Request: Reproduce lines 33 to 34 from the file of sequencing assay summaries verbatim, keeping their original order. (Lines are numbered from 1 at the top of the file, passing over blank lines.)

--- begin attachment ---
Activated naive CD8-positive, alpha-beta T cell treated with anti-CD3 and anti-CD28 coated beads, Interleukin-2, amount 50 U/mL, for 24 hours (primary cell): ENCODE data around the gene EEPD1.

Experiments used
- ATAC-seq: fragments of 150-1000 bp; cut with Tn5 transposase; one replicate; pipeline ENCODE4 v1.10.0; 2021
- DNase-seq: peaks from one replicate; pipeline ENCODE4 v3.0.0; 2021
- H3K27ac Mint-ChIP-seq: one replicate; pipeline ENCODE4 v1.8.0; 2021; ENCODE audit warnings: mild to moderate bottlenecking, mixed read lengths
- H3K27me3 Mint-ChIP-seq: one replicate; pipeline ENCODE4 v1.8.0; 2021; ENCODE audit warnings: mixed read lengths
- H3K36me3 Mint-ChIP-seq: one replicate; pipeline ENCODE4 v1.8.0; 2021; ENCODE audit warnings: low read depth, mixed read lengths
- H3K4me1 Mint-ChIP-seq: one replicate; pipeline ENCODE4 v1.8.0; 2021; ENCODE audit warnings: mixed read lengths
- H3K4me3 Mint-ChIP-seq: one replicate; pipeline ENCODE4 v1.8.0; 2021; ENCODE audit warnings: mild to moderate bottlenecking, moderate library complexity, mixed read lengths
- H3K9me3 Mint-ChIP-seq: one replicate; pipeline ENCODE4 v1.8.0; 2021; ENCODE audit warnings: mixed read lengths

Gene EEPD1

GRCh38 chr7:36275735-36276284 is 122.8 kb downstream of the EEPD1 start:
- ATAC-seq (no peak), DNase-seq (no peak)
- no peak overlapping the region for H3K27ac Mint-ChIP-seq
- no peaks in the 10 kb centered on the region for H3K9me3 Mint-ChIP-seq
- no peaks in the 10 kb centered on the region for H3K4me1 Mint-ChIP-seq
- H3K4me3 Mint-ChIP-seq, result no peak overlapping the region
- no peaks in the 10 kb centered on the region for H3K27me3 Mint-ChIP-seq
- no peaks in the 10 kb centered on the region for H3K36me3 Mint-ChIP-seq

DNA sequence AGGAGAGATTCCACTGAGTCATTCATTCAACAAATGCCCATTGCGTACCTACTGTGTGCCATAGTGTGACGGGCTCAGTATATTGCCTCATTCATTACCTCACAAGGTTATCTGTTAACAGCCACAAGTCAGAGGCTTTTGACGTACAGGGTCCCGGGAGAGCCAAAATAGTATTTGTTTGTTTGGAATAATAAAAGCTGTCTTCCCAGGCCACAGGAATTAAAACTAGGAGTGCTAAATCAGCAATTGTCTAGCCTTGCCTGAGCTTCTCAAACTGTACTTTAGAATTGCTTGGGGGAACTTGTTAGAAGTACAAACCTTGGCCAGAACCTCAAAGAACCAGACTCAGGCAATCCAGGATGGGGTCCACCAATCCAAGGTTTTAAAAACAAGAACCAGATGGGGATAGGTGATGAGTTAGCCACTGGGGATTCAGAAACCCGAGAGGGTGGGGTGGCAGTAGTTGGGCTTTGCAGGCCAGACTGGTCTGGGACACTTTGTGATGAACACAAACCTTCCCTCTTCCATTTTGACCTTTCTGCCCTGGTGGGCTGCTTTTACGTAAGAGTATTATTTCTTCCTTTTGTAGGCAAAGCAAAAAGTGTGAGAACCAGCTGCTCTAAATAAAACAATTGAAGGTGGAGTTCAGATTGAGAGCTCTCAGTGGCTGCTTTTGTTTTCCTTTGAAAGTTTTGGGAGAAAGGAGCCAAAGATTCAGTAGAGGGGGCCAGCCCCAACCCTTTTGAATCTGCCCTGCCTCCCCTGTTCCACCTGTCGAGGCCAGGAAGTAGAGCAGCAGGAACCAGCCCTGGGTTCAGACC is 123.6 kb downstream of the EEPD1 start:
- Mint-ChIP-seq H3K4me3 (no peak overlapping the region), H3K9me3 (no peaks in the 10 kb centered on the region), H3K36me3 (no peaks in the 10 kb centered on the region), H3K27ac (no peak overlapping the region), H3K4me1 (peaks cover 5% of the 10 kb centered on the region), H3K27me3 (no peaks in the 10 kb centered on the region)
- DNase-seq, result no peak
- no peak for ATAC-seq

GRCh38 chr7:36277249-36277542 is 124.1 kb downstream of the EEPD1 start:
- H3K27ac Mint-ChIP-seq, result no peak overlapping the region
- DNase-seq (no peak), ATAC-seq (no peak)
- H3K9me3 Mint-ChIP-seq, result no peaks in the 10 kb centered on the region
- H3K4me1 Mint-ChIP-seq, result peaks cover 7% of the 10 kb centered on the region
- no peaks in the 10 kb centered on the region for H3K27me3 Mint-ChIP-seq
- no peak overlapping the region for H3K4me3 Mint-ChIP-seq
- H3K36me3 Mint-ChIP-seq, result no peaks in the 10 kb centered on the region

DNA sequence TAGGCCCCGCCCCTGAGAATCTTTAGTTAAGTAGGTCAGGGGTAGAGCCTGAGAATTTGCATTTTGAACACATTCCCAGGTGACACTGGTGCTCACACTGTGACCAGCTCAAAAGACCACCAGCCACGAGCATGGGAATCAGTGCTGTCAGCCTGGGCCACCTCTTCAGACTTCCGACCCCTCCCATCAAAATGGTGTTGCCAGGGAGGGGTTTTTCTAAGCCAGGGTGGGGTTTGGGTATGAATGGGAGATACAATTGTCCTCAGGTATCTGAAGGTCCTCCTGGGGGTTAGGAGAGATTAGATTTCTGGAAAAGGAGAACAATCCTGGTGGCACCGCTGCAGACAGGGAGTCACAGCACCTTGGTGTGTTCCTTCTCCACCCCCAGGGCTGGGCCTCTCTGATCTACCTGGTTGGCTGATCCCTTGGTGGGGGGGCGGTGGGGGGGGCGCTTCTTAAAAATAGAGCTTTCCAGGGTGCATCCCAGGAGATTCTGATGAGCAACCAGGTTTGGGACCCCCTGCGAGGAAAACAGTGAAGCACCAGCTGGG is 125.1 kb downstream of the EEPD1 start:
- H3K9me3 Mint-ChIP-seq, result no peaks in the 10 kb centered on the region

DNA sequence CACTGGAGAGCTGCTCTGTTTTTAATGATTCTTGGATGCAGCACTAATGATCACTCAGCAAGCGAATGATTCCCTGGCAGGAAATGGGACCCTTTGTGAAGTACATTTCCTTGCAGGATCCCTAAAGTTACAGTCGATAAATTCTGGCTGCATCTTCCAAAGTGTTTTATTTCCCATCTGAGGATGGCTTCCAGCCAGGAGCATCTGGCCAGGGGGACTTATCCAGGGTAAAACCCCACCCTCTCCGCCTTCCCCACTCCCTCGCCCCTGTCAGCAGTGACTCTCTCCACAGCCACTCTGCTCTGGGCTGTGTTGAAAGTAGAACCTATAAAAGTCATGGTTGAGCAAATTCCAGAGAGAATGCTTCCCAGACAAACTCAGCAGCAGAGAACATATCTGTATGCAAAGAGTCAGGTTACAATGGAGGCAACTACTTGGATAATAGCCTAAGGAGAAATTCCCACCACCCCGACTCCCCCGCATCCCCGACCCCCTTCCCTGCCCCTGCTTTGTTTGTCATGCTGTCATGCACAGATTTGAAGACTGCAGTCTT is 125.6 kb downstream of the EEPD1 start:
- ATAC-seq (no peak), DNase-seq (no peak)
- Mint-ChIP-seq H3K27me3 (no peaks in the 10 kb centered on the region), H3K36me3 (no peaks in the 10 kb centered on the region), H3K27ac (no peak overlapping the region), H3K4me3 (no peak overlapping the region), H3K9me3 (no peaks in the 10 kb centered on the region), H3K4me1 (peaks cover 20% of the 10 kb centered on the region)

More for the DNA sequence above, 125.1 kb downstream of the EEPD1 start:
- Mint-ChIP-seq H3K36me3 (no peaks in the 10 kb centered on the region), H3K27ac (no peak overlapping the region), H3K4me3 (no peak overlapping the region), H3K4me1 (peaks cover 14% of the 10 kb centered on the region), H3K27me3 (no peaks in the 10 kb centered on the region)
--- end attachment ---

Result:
- H3K9me3 Mint-ChIP-seq, result no peaks in the 10 kb centered on the region

DNA sequence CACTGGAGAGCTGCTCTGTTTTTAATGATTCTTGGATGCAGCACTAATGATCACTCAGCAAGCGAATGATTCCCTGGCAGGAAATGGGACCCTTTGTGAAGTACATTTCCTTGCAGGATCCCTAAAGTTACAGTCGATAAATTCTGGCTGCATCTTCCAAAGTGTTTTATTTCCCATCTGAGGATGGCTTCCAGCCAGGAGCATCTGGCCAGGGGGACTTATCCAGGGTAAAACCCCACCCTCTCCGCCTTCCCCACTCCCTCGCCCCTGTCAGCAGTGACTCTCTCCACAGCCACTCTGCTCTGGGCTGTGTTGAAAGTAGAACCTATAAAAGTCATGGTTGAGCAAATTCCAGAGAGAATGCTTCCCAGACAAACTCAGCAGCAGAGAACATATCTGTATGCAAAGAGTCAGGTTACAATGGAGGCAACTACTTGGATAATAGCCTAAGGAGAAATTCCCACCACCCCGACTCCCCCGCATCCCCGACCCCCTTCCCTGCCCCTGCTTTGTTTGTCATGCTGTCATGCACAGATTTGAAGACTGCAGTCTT is 125.6 kb downstream of the EEPD1 start: